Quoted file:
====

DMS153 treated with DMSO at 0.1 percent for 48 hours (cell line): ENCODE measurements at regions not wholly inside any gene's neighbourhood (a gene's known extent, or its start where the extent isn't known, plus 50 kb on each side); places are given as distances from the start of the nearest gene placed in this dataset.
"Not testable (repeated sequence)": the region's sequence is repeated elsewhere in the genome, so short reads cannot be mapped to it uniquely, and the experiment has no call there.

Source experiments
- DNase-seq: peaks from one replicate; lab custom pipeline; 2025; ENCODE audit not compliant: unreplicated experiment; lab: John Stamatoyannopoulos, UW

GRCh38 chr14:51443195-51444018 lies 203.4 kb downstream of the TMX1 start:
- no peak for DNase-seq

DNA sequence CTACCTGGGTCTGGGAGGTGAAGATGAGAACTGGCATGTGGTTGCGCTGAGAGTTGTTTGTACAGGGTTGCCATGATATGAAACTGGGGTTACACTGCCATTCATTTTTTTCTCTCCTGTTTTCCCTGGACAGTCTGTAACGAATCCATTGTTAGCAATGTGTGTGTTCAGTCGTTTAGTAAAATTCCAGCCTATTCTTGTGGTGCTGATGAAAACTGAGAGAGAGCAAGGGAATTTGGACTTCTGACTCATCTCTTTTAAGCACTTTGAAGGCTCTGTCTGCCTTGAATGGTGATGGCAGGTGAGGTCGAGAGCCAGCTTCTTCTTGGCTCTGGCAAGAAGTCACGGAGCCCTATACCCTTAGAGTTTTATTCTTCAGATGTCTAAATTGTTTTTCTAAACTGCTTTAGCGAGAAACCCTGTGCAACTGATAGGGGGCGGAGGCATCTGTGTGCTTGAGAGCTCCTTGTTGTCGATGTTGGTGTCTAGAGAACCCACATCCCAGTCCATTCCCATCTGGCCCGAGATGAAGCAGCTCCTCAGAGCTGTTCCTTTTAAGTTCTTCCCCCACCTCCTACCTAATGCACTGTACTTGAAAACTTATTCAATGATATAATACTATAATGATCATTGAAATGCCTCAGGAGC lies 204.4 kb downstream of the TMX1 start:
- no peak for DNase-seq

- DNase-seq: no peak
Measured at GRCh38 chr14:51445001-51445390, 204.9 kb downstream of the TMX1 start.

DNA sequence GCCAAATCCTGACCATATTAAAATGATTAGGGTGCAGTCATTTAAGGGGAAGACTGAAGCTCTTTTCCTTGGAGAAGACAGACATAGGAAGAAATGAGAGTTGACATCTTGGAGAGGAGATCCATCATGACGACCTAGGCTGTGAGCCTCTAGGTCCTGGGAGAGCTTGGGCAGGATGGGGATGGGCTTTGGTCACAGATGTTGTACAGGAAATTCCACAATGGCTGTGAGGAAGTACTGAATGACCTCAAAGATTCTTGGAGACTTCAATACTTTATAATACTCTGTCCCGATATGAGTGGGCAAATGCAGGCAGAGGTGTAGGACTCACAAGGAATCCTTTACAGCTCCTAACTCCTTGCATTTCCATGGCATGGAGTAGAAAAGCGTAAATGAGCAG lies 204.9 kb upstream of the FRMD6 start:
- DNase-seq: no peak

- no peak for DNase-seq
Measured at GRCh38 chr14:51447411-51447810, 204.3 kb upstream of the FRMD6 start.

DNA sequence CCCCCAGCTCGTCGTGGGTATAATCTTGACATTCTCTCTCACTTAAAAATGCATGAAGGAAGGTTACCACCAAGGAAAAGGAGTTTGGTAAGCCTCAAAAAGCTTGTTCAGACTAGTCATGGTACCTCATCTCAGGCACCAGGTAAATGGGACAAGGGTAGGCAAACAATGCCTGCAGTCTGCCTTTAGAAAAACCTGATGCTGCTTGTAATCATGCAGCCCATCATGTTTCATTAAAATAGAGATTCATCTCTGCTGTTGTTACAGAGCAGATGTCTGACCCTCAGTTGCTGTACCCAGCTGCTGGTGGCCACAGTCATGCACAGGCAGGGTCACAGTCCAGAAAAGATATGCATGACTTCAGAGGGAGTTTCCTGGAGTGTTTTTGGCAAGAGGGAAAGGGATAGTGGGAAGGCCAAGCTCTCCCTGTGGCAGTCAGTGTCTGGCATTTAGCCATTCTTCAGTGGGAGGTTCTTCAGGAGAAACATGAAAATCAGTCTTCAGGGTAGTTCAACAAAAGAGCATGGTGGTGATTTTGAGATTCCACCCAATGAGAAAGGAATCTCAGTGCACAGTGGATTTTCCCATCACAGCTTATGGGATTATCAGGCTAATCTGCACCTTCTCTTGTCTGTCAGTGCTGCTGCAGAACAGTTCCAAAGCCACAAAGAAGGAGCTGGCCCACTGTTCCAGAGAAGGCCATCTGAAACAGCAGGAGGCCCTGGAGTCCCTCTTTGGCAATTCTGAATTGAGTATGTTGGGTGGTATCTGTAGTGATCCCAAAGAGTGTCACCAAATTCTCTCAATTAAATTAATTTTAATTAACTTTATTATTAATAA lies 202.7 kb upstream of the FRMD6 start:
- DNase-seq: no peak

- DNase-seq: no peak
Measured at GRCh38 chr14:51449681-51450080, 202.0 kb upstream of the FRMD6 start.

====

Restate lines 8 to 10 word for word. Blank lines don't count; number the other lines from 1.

- no peak for DNase-seq

- DNase-seq: no peak
Measured at GRCh38 chr14:51445001-51445390, 204.9 kb downstream of the TMX1 start.